There are two types of an annulment: a marriage which was void, and a marriage which was voidable.
A marriage that is void is one in which the parties are related by blood closer than second cousins, or if either party has a former husband or wife that is still living. If a marriage is void for either of these reasons, there is no decree of annulment or legal proceeding that must take place to dissolve the marriage. However, parties who find themselves in this situation may want a declaration of nullity of a void marriage from the Court. This documentation states the marriage was actually a non-marriage.
A voidable marriage is a valid marriage that is annulled on the request of a party. You can make a formal request for an annulment if:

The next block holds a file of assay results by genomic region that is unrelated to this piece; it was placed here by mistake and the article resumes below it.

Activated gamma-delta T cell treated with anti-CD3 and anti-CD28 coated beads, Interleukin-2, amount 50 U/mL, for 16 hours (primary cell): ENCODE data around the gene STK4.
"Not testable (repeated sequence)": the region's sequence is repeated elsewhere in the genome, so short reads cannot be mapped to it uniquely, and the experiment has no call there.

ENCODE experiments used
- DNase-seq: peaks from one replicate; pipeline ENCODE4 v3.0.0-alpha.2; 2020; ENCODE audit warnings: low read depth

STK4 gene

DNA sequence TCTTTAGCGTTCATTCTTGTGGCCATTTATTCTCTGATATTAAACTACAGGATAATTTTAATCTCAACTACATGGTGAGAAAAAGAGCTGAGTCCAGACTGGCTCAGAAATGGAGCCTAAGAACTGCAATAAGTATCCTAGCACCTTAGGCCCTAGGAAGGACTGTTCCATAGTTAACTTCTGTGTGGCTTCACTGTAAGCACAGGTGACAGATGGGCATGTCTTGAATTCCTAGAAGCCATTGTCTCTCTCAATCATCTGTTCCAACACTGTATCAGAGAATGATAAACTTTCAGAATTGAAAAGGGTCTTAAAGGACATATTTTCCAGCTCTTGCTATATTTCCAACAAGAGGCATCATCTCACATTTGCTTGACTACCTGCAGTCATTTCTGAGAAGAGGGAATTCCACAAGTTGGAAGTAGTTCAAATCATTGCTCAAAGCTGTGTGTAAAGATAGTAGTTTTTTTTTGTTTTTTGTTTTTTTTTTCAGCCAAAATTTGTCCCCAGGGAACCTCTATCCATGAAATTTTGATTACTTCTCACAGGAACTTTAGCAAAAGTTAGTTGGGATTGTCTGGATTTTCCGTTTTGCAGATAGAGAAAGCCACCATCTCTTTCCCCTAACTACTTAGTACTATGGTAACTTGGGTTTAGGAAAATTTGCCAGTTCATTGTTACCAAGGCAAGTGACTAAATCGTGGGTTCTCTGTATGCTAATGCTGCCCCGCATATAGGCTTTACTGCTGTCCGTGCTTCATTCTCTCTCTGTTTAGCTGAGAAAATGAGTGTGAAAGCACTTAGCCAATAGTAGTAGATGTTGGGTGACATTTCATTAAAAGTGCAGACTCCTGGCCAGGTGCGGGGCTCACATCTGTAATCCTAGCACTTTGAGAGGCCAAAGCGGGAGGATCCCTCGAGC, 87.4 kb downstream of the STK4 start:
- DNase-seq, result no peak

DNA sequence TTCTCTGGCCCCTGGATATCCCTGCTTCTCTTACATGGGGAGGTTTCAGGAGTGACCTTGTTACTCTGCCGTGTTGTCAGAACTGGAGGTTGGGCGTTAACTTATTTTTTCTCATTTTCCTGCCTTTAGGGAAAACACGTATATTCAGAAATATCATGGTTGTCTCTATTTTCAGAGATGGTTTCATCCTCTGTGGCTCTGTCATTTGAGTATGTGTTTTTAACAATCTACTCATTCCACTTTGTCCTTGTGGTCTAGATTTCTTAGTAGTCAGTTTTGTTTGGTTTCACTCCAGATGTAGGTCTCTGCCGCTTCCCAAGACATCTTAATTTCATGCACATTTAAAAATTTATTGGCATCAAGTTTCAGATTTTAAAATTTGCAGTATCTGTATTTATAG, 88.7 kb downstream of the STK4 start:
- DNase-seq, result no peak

- Lack of consent of parent or guardian for minors less than 18 years old
- Want of understanding – including gross intoxication, mental disability, or some hinderance that prevented you from understanding the totality of the circumstances
- Fraud – That there was concealment of an issue central to the marriage, such as inability or secret intent to not cohabitate, have children, or have sexual relations
- Grounds for declaring a contract void in equity – such as mutual mistake, undue influence, duress, or negligent misrepresentations
In Nevada, there is no precise time limit to request an annulment. Case law only states that if there has been a significant duration of marriage prior to requesting an annulment, property acquired during that time is to be equally divided. You can request an annulment if the marriage was performed in Nevada. If the marriage was performed outside of Nevada, one of the parties must be a Nevada resident for at least six weeks prior to filing.